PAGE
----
A lack of resources to incur this cost would not be a reasonable defence. Failing to adopt common practice can be strong evidence that appropriate precautions were not taken.
There are particular rules for some locations, for example dentists in England who see patients are required, in order to pass a CQC inspection, to have a defib machine available for use by the entire dental team, who must be trained in its use.
For any chance of survival, the SCA must be recognised promptly and defibrillation carried out within a critical time period. The major reason so few people survive SCA is that defibrillation is not provided quickly enough. The victim’s chance of survival falls by about 10% with every minute that defibrillation is delayed. Only rarely are emergency services able to attend early enough, so the best way of ensuring prompt defibrillation is for someone nearby to use a defib machine.
This timescale can be extended if the SCA is recognised, the emergency services called and CPR performed at the request or under the instruction of the ambulance control team.
Modern defib machines will not allow a shock to be given unless one is needed, so if a normal heart rhythm is detected no shock will be delivered. They are also safe and present virtually no risk to the rescuer. These features make defib machines suitable for use by members of the public who have little or no training (although awareness of using a defib machine makes their use in an emergency more familiar and therefore less of a worry to the rescuer.)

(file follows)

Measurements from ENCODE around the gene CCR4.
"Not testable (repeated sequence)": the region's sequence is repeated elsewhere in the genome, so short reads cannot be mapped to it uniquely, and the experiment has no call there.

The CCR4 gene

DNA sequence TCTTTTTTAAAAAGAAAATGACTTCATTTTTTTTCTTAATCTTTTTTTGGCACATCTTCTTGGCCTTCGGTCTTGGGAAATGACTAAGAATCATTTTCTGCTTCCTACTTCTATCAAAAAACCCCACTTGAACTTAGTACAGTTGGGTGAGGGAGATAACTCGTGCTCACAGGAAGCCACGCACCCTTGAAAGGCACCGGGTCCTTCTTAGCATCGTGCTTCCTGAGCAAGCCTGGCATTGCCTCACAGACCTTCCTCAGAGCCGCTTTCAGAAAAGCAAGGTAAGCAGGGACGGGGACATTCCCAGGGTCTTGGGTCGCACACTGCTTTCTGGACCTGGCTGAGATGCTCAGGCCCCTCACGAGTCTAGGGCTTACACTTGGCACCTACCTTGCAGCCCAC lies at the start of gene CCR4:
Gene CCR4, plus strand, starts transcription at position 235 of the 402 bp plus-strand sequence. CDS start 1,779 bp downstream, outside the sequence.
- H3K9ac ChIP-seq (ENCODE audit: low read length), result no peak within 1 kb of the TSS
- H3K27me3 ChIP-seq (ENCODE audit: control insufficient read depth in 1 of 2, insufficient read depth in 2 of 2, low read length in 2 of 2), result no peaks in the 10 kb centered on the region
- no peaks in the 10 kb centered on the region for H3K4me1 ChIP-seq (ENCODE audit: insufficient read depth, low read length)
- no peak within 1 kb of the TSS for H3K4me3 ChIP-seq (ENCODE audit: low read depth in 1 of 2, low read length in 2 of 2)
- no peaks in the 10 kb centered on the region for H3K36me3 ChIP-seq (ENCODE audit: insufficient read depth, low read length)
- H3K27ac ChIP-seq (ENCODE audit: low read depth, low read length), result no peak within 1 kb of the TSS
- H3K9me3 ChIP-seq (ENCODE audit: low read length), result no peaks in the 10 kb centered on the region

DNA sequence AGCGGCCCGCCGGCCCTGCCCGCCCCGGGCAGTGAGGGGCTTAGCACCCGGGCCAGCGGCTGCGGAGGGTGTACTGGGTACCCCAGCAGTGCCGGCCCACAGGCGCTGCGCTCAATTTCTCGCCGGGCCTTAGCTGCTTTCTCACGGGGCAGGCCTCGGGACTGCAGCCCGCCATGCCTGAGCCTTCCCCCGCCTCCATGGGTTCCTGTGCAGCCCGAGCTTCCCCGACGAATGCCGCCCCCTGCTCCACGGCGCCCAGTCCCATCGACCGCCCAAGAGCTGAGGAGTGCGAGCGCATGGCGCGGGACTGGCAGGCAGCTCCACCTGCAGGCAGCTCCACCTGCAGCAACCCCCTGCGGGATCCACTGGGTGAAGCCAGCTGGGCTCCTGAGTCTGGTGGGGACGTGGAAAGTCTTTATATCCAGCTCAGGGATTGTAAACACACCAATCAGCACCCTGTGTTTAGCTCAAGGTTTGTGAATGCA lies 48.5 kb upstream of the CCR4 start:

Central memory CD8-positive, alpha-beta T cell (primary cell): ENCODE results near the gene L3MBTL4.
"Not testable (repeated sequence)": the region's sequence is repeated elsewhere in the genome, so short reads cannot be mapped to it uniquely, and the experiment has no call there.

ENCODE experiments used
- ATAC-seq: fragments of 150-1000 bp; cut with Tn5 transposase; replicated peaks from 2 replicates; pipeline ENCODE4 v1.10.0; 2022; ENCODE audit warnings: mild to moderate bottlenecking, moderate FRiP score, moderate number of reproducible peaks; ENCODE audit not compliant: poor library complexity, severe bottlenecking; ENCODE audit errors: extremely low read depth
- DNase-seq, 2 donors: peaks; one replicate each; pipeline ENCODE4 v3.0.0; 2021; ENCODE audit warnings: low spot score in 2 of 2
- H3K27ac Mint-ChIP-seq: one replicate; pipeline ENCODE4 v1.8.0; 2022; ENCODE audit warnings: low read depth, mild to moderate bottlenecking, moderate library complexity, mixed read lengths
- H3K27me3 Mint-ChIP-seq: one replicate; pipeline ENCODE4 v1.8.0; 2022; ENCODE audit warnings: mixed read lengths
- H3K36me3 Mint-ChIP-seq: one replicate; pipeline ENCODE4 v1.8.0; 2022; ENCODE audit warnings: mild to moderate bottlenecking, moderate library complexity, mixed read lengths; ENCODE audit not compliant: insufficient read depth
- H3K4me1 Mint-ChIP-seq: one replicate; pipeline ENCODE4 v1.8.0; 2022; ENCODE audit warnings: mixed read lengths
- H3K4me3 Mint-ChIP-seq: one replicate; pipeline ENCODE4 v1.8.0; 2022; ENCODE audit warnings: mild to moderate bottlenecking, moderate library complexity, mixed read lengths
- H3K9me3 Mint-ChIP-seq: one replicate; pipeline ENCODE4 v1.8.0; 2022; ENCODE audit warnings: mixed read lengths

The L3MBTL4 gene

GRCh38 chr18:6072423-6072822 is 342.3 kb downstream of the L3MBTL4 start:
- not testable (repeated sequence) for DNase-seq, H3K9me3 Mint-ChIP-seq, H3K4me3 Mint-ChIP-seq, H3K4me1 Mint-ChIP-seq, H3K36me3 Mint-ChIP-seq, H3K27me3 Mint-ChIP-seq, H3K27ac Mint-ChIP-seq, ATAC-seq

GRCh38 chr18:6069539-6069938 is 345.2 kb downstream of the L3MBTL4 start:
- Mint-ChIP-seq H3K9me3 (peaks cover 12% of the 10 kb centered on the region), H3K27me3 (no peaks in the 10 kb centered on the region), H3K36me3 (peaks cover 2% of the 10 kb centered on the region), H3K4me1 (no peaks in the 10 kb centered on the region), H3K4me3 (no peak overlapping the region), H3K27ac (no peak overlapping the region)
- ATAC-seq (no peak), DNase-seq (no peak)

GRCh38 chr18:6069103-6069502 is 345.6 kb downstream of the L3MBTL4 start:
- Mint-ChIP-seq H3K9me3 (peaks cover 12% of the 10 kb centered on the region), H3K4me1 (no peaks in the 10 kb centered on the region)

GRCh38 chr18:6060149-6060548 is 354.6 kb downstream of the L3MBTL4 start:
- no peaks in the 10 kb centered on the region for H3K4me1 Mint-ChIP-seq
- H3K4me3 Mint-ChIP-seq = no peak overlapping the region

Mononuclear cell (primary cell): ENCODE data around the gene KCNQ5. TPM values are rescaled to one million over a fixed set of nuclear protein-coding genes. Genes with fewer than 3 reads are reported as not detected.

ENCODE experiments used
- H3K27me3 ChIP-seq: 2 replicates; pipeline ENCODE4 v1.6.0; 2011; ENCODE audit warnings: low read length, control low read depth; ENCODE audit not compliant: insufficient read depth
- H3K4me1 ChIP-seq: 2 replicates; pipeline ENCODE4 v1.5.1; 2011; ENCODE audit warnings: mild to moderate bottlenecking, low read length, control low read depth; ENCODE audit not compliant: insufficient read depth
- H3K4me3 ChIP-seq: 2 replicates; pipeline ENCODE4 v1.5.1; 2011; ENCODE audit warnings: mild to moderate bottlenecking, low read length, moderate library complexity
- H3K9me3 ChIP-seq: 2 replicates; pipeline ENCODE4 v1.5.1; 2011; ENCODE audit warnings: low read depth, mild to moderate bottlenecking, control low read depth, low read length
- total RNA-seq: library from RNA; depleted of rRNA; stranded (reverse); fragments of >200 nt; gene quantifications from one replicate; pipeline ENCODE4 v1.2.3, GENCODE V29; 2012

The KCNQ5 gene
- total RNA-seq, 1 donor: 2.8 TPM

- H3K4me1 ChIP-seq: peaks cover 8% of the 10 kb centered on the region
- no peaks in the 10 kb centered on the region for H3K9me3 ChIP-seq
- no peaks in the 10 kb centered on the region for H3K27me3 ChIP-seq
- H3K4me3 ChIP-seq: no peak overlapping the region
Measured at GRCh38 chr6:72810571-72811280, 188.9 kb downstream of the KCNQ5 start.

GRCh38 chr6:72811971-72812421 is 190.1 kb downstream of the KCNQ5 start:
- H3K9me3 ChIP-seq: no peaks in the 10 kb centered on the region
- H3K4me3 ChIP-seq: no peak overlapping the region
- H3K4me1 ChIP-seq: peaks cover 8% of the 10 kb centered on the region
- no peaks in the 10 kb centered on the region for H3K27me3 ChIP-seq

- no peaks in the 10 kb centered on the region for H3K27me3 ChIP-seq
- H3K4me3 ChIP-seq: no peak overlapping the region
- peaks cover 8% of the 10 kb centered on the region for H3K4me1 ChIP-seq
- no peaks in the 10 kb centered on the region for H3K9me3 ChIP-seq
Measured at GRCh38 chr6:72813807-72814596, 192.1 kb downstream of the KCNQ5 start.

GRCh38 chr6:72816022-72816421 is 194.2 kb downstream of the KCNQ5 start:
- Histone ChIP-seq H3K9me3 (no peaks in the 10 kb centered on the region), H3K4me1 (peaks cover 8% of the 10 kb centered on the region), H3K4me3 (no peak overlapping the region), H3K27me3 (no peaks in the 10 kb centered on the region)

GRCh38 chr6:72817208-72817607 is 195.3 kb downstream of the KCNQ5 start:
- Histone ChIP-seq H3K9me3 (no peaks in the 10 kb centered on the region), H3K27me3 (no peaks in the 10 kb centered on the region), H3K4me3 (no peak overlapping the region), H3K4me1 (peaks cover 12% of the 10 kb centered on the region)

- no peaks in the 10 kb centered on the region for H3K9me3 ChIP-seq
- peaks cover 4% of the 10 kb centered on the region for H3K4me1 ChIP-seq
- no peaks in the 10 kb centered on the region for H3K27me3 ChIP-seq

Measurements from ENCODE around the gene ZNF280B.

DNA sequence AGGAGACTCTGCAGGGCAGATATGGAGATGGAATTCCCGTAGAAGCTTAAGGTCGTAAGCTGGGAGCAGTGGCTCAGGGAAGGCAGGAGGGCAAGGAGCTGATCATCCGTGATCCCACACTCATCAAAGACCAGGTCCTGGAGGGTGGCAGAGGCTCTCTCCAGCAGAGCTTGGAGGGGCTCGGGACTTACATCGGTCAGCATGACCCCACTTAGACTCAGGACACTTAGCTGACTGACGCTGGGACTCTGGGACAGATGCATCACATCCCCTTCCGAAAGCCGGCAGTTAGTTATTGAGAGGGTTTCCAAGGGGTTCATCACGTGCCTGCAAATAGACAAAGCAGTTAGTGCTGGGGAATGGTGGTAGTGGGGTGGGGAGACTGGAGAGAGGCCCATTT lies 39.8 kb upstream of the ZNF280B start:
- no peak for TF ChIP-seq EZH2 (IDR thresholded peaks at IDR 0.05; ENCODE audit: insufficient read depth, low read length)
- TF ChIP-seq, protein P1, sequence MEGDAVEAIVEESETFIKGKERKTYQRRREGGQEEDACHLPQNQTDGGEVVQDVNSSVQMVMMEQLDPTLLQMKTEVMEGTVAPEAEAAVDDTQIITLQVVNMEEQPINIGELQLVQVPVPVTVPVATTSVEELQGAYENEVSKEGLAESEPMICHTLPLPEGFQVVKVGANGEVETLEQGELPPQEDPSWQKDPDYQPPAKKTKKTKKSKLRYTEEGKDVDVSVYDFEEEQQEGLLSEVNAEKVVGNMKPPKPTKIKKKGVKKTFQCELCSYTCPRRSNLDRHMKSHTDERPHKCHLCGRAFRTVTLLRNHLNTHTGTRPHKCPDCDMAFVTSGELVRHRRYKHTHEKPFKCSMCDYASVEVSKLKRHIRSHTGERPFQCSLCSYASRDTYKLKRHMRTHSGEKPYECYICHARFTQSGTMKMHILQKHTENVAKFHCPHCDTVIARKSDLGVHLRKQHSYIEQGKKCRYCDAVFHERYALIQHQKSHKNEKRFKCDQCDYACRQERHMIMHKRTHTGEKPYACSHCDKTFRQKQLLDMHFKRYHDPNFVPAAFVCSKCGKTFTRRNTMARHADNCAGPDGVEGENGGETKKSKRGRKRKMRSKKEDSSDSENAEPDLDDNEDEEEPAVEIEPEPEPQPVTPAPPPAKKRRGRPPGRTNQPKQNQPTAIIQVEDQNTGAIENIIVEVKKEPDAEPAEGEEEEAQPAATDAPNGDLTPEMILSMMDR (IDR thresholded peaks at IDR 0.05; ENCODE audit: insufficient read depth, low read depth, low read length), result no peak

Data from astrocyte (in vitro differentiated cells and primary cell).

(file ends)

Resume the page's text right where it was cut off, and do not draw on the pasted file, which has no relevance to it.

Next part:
There is generally no legal obligation to help a person in need, other than by a healthcare professional or first aider in the workplace who willingly accepted that role as part of their employment.
Once a rescuer intervenes he adopts a duty of care. The standard of care expected depends on the level of training and no liability could arise unless the standard of care falls below that which could be reasonably expected of a responsible person in the rescuer’s position. In the case of SCA the risk of incurring liability for negligence is extremely small, as without intervention the victim of an SCA will almost certainly die.
The best way to avoid liability is to follow good practice. This means:
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Notes for Editors:
*No legal advice is herein given and legal advice must be sought
from a legal professional before acting on any
matter covered in in this Press Release.